Friday, February 6, 2015
STERLING BROWN: OUR NATIONAL TREASURE
Michael Harper dedicates Every Shut Eye Ain’t Asleep, an anthology of poetry by African Americans since 1945, to Sterling Brown—“poet, folksayist, scholar-teacher, pioneering wordsmith in a dynamic American lexicon, especially the laconic meditations and metaphysics extant in folkspeech as the underbelly of the nation’ s lexicon.” Sterling Brown’s first book of poetry, Southern Road, 1932, was introduced by Sterling’s mentor, James Weldon Johnson with whom he quarreled about “dialect being limited to pathos and humor.” Joanne Gabbin, in her book on Sterling refers to Richard Wright’s term, “The Forms of Things Unknown,” the anonymous folk utterances, spirituals, blues, work songs and folklore created and passed on by African Americans in our country. I know from my own experiences in villages where my people come from that the contours of the secret, hidden world can be glimpsed in folk expressions.
One September evening in 1981, Sterling came to share his thoughts and poems with my undergraduate students at American University. If there is a pillar holding up this world, I think of Sterling. I’d give a lot to hear his wisdom on our Congress in these days!
Sterling: “My approach is largely portraiture of people. I’m more concerned with revealing qualities of their life than revealing qualities of my own life. I wrote one poem that is autobiographic or semi-autobiographic: “After Winter.” [Sterling’s father, Sterling Nelson Brown, born in 1858 before Emancipation, worked as a molder in a brickyard, saved enough to buy a small farm for his parents and to go to Fisk. He later graduated from Oberlin Theological Seminary. Sterling Senior was friends with Frederick Douglass, W.E.B. Du Bois and taught at Howard University for some 30 years. He was a man of great moral courage, and stunning accomplishment in his own right. Sterling’s mother, Grace Adelaide Brown, taught in the D.C. schools for over 50 years ] Sterling was educated at Dunbar High School, Williams College and did graduate work at Harvard. He taught at Virginia Theological Seminary and College and then for close to 60 years at Howard University. Here he encountered Kelly Miller, father of poet and dramatist May Miller, and Alain Locke, W.E.B. Du Bois. He attributed to his mother his love for poetry. “She read Longfellow, Roberts Burns, and she read Dunbar,” he writes.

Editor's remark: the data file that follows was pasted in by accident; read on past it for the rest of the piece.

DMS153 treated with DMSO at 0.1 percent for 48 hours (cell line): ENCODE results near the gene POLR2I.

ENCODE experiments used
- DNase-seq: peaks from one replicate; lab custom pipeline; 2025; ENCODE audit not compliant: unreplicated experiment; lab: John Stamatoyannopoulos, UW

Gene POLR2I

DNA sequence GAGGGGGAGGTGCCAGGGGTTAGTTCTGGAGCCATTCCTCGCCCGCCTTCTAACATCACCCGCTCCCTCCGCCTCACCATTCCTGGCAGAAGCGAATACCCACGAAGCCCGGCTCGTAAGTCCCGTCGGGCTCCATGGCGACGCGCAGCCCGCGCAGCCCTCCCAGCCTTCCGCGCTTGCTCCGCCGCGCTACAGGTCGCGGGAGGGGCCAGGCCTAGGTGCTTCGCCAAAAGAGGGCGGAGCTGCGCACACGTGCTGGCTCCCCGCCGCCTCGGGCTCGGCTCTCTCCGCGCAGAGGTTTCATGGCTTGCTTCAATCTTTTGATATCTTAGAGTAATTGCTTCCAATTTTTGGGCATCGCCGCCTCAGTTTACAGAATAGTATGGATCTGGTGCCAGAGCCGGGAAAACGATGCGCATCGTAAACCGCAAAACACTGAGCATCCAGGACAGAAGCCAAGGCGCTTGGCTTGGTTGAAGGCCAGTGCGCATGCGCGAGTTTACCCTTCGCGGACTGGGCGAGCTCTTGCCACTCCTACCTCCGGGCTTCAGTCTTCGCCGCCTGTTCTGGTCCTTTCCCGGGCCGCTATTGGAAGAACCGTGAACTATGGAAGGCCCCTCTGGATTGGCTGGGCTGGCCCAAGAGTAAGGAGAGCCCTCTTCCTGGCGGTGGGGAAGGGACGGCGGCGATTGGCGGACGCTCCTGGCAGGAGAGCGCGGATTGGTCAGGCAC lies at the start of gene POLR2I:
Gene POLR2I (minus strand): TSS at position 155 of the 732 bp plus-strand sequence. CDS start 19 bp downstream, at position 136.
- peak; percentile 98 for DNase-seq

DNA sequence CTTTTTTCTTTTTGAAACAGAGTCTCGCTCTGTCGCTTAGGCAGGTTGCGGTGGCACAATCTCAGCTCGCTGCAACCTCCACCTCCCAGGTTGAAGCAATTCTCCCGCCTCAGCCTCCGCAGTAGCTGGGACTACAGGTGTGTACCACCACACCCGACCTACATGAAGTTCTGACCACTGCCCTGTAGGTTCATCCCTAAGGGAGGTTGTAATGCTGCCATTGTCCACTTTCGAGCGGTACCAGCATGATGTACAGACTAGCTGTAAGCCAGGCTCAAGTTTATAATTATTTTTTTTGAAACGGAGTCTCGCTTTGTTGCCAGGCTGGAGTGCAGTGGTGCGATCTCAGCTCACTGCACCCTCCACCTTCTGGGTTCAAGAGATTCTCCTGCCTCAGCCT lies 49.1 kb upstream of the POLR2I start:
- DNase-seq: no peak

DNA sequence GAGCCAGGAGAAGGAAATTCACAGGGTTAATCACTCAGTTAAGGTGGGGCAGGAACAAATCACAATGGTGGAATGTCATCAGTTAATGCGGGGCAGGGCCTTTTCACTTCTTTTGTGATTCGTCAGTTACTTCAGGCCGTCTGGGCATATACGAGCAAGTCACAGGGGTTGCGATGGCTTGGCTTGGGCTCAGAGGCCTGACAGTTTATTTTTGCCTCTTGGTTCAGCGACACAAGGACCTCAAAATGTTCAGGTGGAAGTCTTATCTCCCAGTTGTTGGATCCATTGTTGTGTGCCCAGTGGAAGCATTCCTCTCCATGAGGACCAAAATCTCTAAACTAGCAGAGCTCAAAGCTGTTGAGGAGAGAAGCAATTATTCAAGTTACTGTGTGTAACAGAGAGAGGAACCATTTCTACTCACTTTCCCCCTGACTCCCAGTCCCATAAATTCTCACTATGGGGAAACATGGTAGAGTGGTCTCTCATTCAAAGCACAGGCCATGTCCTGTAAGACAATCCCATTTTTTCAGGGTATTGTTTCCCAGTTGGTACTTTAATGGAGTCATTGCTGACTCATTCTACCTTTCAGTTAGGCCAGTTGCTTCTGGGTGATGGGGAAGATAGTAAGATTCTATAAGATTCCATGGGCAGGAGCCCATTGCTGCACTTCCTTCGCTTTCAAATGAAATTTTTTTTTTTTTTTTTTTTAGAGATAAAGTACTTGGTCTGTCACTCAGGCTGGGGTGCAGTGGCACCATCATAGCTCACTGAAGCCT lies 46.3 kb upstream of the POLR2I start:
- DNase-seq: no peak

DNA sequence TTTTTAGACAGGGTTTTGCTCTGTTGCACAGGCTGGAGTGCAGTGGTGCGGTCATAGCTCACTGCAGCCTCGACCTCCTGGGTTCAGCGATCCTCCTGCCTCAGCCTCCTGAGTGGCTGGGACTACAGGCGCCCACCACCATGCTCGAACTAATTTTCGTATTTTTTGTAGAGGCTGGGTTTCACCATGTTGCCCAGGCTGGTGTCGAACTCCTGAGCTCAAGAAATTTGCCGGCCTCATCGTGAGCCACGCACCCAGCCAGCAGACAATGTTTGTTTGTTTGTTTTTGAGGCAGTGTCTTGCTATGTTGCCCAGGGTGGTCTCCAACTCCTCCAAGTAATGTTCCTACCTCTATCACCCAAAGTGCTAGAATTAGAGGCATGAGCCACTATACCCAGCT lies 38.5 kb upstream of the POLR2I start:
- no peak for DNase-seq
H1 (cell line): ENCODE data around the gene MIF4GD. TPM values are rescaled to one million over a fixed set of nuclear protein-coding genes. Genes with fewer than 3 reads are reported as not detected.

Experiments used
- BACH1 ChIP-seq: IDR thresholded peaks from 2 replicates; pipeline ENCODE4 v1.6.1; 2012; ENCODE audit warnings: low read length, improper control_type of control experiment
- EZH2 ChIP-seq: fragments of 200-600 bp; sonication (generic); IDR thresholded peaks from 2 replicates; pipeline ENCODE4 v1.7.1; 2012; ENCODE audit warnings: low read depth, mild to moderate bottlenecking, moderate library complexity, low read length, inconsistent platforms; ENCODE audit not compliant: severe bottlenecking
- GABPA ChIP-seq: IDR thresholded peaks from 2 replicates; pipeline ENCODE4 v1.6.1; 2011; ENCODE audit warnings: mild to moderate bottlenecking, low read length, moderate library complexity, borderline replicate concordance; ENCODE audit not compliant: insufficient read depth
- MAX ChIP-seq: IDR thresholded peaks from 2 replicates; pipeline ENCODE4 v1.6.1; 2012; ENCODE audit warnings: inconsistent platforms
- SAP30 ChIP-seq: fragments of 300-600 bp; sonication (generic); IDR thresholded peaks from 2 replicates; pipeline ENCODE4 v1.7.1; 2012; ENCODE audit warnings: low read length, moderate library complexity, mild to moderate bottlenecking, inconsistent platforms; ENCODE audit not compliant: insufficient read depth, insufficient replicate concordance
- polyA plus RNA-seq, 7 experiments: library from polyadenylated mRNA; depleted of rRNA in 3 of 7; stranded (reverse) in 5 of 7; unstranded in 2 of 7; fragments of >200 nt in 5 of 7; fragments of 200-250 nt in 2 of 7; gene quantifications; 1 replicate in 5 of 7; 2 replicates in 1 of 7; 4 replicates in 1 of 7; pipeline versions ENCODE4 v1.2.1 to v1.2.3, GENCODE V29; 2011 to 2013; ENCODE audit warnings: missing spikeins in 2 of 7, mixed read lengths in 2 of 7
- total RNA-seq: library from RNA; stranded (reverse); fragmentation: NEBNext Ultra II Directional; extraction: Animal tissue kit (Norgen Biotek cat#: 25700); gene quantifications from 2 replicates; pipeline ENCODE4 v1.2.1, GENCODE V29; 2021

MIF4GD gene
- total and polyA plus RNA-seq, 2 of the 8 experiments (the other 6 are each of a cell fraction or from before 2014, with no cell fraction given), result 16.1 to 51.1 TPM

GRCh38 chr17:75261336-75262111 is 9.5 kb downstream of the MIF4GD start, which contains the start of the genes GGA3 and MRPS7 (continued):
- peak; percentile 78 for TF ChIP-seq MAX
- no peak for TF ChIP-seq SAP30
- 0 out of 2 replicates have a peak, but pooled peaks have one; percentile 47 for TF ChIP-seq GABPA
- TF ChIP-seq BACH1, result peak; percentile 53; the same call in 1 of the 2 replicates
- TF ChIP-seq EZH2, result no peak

Sterling Brown captures another side to his father. In summers during his boyhood, his family lived on a farm in Howard County at Whiskey Bottom Road.
“I was greatly influenced not only by Housman and Frost, Edward Arlington Robinson. In college I learned about Keats, Shelley, Wordsworth, Shakespeare, Milton. I wanted my poetry to be simple, sensuous, what you could see, hear taste, touch, poetry that conveyed feeling. But one day on the Boston Commons I read Untermeyer’s Modern American Poets, found Sandburg, To get to the language of the people, away from an artificial literary language, what Whitman wanted to do when he heard America singing. Robinson went to a small town off the coast of Maine, from the ordinary, getting something extraordinary, Sandburg in Chicago, Frost in the farmers of New England. Handling of my own people, felt it had been stereotyped, actuality hadn’t been shown, I did know there was a field to be cultivated. Virginia Seminarian College was poor in money but rich in humanities.”